Court Papers Filed Manually — Including on Disk — Must Bear Actual Signature and Do Not Satisfy Rule 11(a) If They Bear Only the “/s/” Typed Signature Permitted on Electronically-Filed Documents

From Comtide Holdings, LLC v. Booth Creek Mgmt. Corp., 2011 U.S. Dist. LEXIS 61856 (S.D. Ohio June 8, 2011):

This order is being issued to address a problem with the way in which Doc. #81 has been signed.***Rule 11 does not directly define what is meant by "signing" a pleading, motion, or paper. Fed.R.Civ.P. 5(d)(3) provides that a court "may, by local rule, allow papers to be filed, signed, or verified by electronic means that are consistent with any technical standards established by the Judicial Conference of the United States." With the advent of electronic filing, most courts have adopted procedures which address this issue for electronically-filed documents. S.D. Ohio Local Civil Rule 83.5 states that "[t]he actual signature of a Filing User [defined as an attorney or party registered to file documents under the Court's Electronic Case Filing system] shall be represented, for ECF purposes, by 's/' followed by the typed name of the attorney or other Filing User" and that such a "signature" is "equivalent for all purposes including Fed.R.Civ. P. 11 or any other rule or statute, to a hand-signed signature." The Court presumes this is a valid rule, although in Becker v. Montgomery, 532 U.S. 757, 674 (2001), the Supreme Court held that while local rules on electronic filing "provide some assurance ... that the submission is authentic," Rule 11(a) still requires "as it did in John Hancock's day, a name handwritten (or a mark handplaced)" and that a typewritten signature did not comply with the rule. Nevertheless, there is authority that a local rule which specifies that use of the electronic filing system by an attorney who is a registered user constitutes the signing of a document for purposes of Rule 11(a). See, e.g., E.E.O.C. v. Dolgencorp, LLC, 2011 WL 1260241 (M.D. N.C. March 31, 2011); United States v. Sodders, 2006 WL 1765414 (N.D. Ind. June 21, 2006). This Court's electronic filing policies make an attorney responsible for all documents filed with his or her password, and that assures the Court that if a document is submitted from that attorney's account, there is an actual person who is responsible for the filing's content.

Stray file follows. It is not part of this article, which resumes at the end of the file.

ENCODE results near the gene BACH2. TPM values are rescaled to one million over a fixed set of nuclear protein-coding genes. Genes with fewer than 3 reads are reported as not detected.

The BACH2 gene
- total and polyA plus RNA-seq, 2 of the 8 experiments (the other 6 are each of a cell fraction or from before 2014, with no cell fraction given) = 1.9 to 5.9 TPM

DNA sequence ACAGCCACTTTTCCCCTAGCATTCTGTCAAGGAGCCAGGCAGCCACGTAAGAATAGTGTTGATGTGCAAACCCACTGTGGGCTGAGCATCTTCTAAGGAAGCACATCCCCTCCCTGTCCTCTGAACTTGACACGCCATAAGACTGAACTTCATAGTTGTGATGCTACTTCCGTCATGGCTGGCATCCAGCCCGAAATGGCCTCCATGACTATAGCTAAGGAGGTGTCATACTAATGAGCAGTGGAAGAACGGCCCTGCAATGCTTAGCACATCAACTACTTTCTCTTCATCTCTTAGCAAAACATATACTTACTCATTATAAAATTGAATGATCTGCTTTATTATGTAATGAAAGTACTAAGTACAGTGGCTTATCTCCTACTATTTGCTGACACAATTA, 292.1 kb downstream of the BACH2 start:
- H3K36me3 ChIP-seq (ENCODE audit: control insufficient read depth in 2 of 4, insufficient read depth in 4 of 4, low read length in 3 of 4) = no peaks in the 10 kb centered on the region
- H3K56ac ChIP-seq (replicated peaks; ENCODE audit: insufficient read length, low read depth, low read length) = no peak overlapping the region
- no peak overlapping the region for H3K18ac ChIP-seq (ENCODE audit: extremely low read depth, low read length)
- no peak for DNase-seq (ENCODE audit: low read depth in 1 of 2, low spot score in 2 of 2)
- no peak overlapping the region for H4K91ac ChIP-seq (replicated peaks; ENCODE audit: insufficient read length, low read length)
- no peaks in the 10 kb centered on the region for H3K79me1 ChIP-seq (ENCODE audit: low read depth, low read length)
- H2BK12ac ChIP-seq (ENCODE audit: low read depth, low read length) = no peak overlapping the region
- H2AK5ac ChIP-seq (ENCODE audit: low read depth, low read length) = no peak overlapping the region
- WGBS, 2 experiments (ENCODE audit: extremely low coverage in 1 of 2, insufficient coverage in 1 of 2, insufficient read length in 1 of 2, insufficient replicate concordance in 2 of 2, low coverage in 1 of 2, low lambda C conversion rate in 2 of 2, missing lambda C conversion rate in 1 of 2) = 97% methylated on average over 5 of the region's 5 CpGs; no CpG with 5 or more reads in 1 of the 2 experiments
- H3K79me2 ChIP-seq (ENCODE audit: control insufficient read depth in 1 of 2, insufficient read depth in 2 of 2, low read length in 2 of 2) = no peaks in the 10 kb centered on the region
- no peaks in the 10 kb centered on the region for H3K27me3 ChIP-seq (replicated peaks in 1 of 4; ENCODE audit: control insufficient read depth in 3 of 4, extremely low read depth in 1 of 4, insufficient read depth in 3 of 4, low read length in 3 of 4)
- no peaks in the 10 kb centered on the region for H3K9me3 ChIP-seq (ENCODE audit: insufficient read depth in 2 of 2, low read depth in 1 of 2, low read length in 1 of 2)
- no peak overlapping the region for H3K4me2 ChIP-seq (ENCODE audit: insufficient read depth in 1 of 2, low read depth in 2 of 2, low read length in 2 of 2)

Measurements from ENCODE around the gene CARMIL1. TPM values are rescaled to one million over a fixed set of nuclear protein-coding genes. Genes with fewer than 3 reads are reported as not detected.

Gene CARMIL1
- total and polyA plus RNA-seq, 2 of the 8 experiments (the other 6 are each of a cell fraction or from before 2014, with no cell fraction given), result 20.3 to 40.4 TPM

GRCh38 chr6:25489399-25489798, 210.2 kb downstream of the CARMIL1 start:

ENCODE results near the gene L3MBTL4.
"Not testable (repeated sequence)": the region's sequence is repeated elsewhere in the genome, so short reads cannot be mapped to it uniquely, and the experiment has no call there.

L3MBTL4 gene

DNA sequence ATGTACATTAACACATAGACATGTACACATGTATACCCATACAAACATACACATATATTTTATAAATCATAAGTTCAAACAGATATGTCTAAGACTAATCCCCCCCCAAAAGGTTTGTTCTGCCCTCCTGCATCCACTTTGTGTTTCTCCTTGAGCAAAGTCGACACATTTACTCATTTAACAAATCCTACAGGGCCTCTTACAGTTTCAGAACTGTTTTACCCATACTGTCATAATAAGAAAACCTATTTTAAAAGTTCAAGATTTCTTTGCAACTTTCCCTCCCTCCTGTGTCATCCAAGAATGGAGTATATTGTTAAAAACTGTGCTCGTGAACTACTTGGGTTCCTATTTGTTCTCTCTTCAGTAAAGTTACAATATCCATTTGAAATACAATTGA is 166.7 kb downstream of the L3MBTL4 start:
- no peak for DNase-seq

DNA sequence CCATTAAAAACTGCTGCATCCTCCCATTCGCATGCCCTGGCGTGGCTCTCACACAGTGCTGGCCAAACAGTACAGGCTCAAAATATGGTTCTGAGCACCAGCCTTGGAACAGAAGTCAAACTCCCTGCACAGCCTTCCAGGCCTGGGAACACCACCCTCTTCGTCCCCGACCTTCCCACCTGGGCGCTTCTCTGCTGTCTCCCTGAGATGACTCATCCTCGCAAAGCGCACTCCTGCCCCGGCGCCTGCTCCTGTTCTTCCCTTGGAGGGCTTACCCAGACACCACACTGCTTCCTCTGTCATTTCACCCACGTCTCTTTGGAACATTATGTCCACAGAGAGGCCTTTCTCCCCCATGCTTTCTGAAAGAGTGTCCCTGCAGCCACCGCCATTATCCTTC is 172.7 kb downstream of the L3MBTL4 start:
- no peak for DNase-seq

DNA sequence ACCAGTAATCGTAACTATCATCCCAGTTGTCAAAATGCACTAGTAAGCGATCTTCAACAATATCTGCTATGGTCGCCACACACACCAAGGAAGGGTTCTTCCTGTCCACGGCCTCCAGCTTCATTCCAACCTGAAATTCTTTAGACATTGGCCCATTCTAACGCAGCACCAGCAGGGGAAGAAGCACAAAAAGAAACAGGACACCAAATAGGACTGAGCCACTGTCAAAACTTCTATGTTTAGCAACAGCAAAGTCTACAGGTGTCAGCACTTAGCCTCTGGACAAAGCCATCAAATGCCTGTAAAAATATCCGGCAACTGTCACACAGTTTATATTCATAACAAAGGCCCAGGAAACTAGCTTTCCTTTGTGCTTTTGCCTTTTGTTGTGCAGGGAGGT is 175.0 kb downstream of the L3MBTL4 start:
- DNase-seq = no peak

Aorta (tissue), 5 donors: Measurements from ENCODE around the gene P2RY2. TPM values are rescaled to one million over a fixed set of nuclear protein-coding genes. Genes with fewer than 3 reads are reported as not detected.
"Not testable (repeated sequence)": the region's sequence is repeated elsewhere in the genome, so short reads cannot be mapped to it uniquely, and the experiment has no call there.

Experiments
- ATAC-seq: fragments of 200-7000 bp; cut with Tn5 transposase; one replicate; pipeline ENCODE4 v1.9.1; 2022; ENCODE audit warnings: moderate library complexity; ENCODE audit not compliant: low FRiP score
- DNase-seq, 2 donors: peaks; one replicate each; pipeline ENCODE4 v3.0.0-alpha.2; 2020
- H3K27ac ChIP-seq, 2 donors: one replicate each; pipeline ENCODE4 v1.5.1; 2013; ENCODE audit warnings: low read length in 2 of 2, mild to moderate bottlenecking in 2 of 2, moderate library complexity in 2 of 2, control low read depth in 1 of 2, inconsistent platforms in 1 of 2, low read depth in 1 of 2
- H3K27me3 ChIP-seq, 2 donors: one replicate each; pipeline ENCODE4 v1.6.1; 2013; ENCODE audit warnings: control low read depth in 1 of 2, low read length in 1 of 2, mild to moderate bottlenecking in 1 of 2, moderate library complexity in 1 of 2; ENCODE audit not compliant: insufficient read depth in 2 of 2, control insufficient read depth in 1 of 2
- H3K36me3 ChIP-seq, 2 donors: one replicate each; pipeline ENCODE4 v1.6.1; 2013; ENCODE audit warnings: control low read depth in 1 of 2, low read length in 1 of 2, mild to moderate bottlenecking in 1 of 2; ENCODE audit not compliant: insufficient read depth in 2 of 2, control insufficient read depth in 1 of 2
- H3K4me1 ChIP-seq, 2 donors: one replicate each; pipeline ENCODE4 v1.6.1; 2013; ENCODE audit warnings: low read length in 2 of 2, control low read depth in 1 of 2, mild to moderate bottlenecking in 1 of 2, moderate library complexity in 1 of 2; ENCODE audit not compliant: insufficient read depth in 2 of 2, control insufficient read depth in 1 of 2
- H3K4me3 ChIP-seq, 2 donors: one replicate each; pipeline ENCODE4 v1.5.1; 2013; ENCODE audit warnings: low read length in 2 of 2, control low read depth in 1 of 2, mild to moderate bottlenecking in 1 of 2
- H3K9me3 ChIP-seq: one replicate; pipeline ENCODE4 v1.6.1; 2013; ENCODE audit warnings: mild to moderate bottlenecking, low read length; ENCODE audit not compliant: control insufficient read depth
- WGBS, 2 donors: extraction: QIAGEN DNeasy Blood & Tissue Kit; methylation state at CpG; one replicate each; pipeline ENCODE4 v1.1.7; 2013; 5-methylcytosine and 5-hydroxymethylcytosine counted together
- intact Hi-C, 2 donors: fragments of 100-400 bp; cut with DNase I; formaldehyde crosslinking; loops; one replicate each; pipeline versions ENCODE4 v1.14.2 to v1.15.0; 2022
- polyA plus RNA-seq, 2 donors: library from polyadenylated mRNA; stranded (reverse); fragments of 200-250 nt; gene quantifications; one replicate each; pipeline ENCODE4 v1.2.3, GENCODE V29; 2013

The "assurance" which is provided by the filing of a document using a registered filer's electronic account and password, however, is not present when a document is manually filed with only a typewritten "signature." Notwithstanding the fact that the Court's Electronic Filing Policies and Procedures Manual, in Section I(A), requires all documents to be filed electronically "unless otherwise permitted by these policies and procedures or unless otherwise authorized by the assigned judge," some attorneys who are registered for electronic filing still submit documents for manual filing. Sometimes, as in the case of a document to be filed under seal, that is necessary. When that occurs, however, the document has not arrived at the Court electronically through an account to which only a registered user (who can be identified) has access; rather, it has simply appeared at the counter in the Clerk's office. Although the same Policies and Procedures Manual, at Section II(C)(2), provides for the same "s/" signature format as Local Civil Rule 83.5, it does so only for documents which are "filed electronically or submitted on disk to the Clerk's Office." To the extent that this procedure appears to authorize a typed signature on a document submitted on disk, because, again, any person (and not just the registered filer) can bring a disk containing a document with a typed "signature" into the Clerk's office, the lack of assurance that the document is actually being filed by a registered user who is vouching for its content and for compliance with Rule 11(b) raises an issue about whether such a policy is consistent with Rule 11(a) as interpreted in Becker v. Montgomery. In this case, a document has been filed manually which bears only a typed "signature" of an attorney. The document did not arrive by electronic means. The Court therefore lacks the assurance provided by that method that the document was prepared and authorized by the attorney whose name appears in typewritten form on the document's signature line. Without such assurance, the signature requirement of Rule 11(a) has not been satisfied. Therefore, within five business days of the date of this order, the party on whose behalf the document (#81) was filed shall submit an identical document with a "name handwritten."

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